CNS photo/Gregory A. Shemitz

Living liturgically means living differently

  • January 18, 2024

In an article published in the National Post on Dec. 29, columnist Joseph Brean queried the meaning of the week between Christmas Day and New Year’s. It was a curious piece. Brean asked what the week is all about concluding that it is “this least wonderful time of the year (that) is either an under-appreciated winter interlude of nothingness, or a bland calendrical purgatory of suspended animation.”

Ouch! Well, to be fair this is likely how many of our secular, non-religious neighbours do view these days of intermittent holiday. As Catholics, though, do we view it this way as well? How many of us put up our Christmas tree in early or mid-December and then take it down before or on New Year’s Day. That was the practice in my home growing up.

How many of us listen to carols or festive songs as soon as the wall calendar flips to December then switch our listening back to non-festive playlists come New Year’s Eve? That, too, was my practice growing up.

“To each his own, Deacon!” I hear you say. Fair enough, but should we live differently? Should we live our lives in a much more integrated Catholic manner? Can we avoid the immediate post-Boxing Day downer because Christmas is “over”? What does it look like to imbue our daily lives with a tradition greater than us, rich and sacred and alive that we live and contribute to during our sojourn in this transient world?

We are told “to be in the world, but not of the world.” This does not mean that we are better Christians if we accept a monastic habit and live cloistered lives praying for the life of the world. The monastic life is a beautiful one. All of us should pray regularly for a growth in monastic vocations, but we cannot all be monks and nuns. What our brothers and sisters in religious life teach us is how we can live liturgically with daily lives shaped primarily by prayer and work ordered towards our becoming saints. After all that’s the goal of the Christian life.

Monastics live liturgically, their days strictly regulated by the Divine Office and their appointed tasks, but at the most fundamental level they are not another type of Christian. We are called to live the same life in Christ, but they with a greater intensity. Yet we have the harder job of living fully in the world. We must make conscious choices how to live amidst the hurly-burly of our lives in the world. The kids must be dropped off and picked up. Grocery shopping must get done. I need to get that report into my boss’s inbox.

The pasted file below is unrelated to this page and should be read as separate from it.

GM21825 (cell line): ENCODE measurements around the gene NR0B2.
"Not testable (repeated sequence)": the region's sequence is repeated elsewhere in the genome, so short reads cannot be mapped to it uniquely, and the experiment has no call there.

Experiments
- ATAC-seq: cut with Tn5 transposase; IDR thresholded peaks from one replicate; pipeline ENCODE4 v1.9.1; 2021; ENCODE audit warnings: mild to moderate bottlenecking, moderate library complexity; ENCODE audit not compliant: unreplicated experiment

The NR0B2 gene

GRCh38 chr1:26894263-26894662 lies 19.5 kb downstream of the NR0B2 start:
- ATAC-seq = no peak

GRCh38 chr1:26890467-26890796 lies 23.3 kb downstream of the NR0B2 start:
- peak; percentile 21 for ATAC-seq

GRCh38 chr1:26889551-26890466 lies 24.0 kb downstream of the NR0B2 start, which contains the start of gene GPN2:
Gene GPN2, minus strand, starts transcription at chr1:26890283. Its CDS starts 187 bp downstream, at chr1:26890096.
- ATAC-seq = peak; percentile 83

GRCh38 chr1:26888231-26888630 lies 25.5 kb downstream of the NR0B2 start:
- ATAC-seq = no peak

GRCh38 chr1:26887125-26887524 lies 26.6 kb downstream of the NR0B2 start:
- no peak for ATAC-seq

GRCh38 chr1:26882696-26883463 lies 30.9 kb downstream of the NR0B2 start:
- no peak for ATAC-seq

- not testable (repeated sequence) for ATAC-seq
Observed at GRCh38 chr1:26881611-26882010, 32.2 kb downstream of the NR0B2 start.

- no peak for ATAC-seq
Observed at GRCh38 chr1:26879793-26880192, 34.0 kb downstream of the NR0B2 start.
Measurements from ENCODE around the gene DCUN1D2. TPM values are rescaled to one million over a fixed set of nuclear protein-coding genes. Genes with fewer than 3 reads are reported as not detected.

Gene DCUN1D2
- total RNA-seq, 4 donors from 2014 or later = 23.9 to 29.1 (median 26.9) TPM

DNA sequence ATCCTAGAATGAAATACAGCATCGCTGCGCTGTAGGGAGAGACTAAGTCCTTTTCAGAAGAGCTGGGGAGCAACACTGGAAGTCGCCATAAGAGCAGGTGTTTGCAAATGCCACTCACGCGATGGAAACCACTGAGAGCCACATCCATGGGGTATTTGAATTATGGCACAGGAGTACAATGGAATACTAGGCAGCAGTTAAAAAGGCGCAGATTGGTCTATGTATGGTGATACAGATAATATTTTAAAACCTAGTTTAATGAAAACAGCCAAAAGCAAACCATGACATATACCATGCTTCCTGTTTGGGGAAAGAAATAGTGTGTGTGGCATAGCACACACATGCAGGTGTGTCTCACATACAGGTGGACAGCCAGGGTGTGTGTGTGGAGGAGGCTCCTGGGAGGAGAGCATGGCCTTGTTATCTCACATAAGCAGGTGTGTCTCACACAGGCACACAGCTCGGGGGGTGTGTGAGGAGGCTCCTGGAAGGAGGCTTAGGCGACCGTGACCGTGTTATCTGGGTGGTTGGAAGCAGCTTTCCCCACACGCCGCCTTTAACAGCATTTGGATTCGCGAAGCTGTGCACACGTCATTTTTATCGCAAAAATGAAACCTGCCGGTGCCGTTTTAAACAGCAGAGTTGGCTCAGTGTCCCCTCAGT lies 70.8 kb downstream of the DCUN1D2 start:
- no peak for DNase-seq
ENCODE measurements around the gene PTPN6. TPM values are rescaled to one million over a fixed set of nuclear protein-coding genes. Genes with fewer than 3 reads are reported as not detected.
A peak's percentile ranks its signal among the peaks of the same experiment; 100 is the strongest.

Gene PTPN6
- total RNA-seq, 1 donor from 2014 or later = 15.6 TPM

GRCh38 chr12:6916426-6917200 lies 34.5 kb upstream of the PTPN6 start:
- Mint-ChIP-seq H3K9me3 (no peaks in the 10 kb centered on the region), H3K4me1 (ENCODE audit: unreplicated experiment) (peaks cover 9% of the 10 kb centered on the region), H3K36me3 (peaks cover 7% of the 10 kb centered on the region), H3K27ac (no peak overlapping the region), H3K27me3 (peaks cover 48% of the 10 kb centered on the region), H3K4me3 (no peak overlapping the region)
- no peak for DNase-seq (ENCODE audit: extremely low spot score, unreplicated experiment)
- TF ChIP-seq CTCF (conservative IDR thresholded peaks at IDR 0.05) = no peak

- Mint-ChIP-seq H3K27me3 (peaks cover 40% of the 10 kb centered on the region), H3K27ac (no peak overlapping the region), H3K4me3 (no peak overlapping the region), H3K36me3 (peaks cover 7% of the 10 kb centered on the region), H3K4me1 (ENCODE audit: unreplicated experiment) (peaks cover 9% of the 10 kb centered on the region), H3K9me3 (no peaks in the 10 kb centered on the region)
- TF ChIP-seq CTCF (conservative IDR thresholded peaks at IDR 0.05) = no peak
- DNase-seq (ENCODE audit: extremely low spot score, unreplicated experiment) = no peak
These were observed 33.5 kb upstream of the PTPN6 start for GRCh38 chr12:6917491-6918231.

As Catholics we must understand that important as these tasks are, they come second after God. Indeed, we cannot accomplish these tasks and meet these responsibilities without Him. At the end of our lives there we find ourselves alone with Him. To live liturgically, to order our lives by service to God and others, prepares us well for that reckoning at the end.

To live liturgically is necessarily to live differently from how the world tells us to live. In short, it is to be truly free by choosing the good, the beautiful and the true willingly and joyfully. It is to seek to conform ourselves to the mind of the Church, which includes cultivating Christian friendships, educating ourselves about what we believe, building Christian community for the sake of those around us. It also means fasting when it’s time to fast and feasting when it’s time to feast.

Take for example the Christmas season. Mark Advent for the full four weeks and then celebrate Christmas when it arrives. Remember that the 12 days of Christmas is not just a carol. After the eight-day octave of the Nativity, there are four more days before celebrating Epiphany (or Theophany for us Byzantines). Then there is the extended Christmas season that runs right up to the Presentation of Christ on Feb. 2.

Keep singing carols all through that season. When mid-February comes take advantage of the rich collection of Lenten devotions and incorporate them into your day while also ministering to the sick, poor and lonely. When Easter arrives, celebrate big for 40 days. Then, at all times, pray daily, confess regularly and receive Holy Communion often. Live differently!

(Bennett is a deacon of the Ukrainian Catholic Eparchy of Toronto and Eastern Canada.)

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